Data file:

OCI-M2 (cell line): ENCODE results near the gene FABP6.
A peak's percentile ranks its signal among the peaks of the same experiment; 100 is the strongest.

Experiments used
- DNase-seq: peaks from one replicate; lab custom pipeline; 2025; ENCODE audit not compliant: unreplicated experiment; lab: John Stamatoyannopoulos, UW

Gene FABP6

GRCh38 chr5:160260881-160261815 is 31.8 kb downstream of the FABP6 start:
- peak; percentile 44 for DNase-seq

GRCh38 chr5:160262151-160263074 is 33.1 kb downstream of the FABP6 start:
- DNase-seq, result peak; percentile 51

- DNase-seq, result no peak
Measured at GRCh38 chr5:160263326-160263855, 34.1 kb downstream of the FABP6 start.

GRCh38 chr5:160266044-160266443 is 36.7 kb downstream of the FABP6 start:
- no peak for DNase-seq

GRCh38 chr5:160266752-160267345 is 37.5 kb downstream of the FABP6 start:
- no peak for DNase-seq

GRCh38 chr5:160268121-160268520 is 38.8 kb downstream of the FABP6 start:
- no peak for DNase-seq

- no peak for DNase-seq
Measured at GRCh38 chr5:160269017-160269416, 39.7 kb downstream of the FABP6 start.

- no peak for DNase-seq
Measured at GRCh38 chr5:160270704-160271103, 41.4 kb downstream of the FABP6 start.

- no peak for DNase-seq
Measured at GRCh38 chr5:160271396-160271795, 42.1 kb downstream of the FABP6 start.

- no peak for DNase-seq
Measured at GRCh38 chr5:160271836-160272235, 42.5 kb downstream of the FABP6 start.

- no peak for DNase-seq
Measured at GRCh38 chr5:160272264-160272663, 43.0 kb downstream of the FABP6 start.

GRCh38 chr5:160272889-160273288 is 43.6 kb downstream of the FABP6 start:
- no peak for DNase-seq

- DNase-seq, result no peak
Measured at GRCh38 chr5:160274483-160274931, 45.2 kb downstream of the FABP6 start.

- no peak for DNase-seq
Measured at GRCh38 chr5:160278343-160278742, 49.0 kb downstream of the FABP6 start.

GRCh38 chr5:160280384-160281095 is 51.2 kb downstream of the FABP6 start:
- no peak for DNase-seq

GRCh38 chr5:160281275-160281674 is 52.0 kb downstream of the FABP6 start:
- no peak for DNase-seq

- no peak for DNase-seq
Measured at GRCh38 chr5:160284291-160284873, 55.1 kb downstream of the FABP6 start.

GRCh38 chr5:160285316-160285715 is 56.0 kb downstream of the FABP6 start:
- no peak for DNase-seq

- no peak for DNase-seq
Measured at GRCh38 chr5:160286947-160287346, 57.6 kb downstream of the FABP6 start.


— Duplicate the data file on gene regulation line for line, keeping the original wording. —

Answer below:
OCI-M2 (cell line): ENCODE results near the gene FABP6.
A peak's percentile ranks its signal among the peaks of the same experiment; 100 is the strongest.

Experiments used
- DNase-seq: peaks from one replicate; lab custom pipeline; 2025; ENCODE audit not compliant: unreplicated experiment; lab: John Stamatoyannopoulos, UW

Gene FABP6

GRCh38 chr5:160260881-160261815 is 31.8 kb downstream of the FABP6 start:
- peak; percentile 44 for DNase-seq

GRCh38 chr5:160262151-160263074 is 33.1 kb downstream of the FABP6 start:
- DNase-seq, result peak; percentile 51

- DNase-seq, result no peak
Measured at GRCh38 chr5:160263326-160263855, 34.1 kb downstream of the FABP6 start.

GRCh38 chr5:160266044-160266443 is 36.7 kb downstream of the FABP6 start:
- no peak for DNase-seq

GRCh38 chr5:160266752-160267345 is 37.5 kb downstream of the FABP6 start:
- no peak for DNase-seq

GRCh38 chr5:160268121-160268520 is 38.8 kb downstream of the FABP6 start:
- no peak for DNase-seq

- no peak for DNase-seq
Measured at GRCh38 chr5:160269017-160269416, 39.7 kb downstream of the FABP6 start.

- no peak for DNase-seq
Measured at GRCh38 chr5:160270704-160271103, 41.4 kb downstream of the FABP6 start.

- no peak for DNase-seq
Measured at GRCh38 chr5:160271396-160271795, 42.1 kb downstream of the FABP6 start.

- no peak for DNase-seq
Measured at GRCh38 chr5:160271836-160272235, 42.5 kb downstream of the FABP6 start.

- no peak for DNase-seq
Measured at GRCh38 chr5:160272264-160272663, 43.0 kb downstream of the FABP6 start.

GRCh38 chr5:160272889-160273288 is 43.6 kb downstream of the FABP6 start:
- no peak for DNase-seq

- DNase-seq, result no peak
Measured at GRCh38 chr5:160274483-160274931, 45.2 kb downstream of the FABP6 start.

- no peak for DNase-seq
Measured at GRCh38 chr5:160278343-160278742, 49.0 kb downstream of the FABP6 start.

GRCh38 chr5:160280384-160281095 is 51.2 kb downstream of the FABP6 start:
- no peak for DNase-seq

GRCh38 chr5:160281275-160281674 is 52.0 kb downstream of the FABP6 start:
- no peak for DNase-seq

- no peak for DNase-seq
Measured at GRCh38 chr5:160284291-160284873, 55.1 kb downstream of the FABP6 start.

GRCh38 chr5:160285316-160285715 is 56.0 kb downstream of the FABP6 start:
- no peak for DNase-seq

- no peak for DNase-seq
Measured at GRCh38 chr5:160286947-160287346, 57.6 kb downstream of the FABP6 start.